It’s been some time since I’ve followed the marketing talk online. About a year and a half ago, or sometime around then, it all got really boring. It became obvious that following what many marketers ran to in droves (fairly recent example, even for teh interwebs) was actually just the herd moving. Sure it makes a lot of noise, but it’s pretty obvious where it is going and how it will get there: slowly. These cats all think themselves ahead of the curve marketing wise, but we can’t all be in the top 20% of drivers, you know? I don’t consider myself a great driver. A decent one, sure. But probably not in the top 20%. Good thing I don’t do it for a living, eh?
Keeping tabs on what major companies are doing to leverage “new media” is important, I’m not trying to say otherwise. But all the takes on the most recent blip in the social media strategerati simply isn’t all that interesting. Sorry. I know I’m guilty of this in the past as well and I’ll try to temper my writing to avoid it in the future. Here’s why, it’s easy. It’s too easy to be valuable for anyone with a pulse. Tell me when you’ve investigated applying a disruptive idea to an old channel effectively. Or better yet tell me when you failed and I can really learn something.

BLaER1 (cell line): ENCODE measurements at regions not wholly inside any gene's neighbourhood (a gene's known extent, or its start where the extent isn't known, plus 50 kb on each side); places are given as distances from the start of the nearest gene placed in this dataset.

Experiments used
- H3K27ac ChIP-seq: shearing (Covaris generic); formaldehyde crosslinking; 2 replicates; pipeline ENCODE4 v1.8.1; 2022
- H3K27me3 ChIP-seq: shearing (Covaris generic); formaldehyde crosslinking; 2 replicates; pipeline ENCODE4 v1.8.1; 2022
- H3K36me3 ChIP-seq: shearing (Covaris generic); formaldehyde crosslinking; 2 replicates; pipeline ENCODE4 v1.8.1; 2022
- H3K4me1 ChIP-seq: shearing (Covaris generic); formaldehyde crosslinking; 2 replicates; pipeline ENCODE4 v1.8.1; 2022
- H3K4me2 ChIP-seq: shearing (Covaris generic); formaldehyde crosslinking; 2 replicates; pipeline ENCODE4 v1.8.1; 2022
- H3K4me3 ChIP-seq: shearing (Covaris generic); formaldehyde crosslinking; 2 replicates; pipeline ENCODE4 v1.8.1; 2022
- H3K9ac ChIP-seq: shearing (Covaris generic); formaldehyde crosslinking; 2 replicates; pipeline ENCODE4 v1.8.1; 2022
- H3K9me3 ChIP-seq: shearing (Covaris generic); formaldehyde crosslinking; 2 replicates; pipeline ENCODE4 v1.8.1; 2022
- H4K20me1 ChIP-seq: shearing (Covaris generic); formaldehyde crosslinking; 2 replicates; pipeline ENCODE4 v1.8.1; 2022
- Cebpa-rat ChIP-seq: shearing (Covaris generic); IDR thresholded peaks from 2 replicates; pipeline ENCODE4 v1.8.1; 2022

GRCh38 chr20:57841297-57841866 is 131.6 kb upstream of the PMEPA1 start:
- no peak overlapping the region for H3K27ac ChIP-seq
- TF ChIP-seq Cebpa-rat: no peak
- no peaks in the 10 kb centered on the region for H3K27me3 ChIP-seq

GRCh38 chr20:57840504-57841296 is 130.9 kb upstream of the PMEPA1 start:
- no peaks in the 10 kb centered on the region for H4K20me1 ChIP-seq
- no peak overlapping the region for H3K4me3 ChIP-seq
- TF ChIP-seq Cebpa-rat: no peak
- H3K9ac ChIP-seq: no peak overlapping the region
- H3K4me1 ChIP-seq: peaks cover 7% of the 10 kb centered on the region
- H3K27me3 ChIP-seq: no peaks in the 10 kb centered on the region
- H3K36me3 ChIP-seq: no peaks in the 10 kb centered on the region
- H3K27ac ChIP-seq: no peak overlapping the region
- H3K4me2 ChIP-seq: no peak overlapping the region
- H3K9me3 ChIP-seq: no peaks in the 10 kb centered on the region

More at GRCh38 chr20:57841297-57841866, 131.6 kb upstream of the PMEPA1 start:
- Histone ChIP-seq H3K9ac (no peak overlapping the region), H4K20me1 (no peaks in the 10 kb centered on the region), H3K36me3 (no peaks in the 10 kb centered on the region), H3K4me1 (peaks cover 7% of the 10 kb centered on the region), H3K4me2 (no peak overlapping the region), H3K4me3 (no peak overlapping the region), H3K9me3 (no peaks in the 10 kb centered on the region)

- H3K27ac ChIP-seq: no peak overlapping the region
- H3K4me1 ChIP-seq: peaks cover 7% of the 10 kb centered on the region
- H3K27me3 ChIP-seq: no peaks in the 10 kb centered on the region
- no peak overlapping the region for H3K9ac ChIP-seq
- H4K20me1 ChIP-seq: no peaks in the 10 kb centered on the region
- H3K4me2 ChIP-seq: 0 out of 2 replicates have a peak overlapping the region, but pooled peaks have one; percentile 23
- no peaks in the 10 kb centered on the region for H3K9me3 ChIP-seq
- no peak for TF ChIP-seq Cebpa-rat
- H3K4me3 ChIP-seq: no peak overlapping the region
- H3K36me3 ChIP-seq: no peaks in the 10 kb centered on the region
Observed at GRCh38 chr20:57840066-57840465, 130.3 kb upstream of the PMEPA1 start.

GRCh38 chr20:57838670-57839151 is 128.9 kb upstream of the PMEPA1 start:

There is no doubt that many of these people are very intelligent and watch closely what is happening. The problem is that so many opine simultaneously, without any real worry about what actual marketers have to live and breathe day in and day out. P&L, Sales Revenue & Projections, I/S and actual dollars for a company. Far too few social media pundits talk about real dollars and increased cash flows due to their marketing efforts. Much of that information is confidential and for good reason, but there are ways around it. ROI and EVA are far more interesting to me than RSS or SMS…this coming from a semi-geek.
You may not like it. You might think me something horrible, but in the world of business, C.R.E.A.M. Move.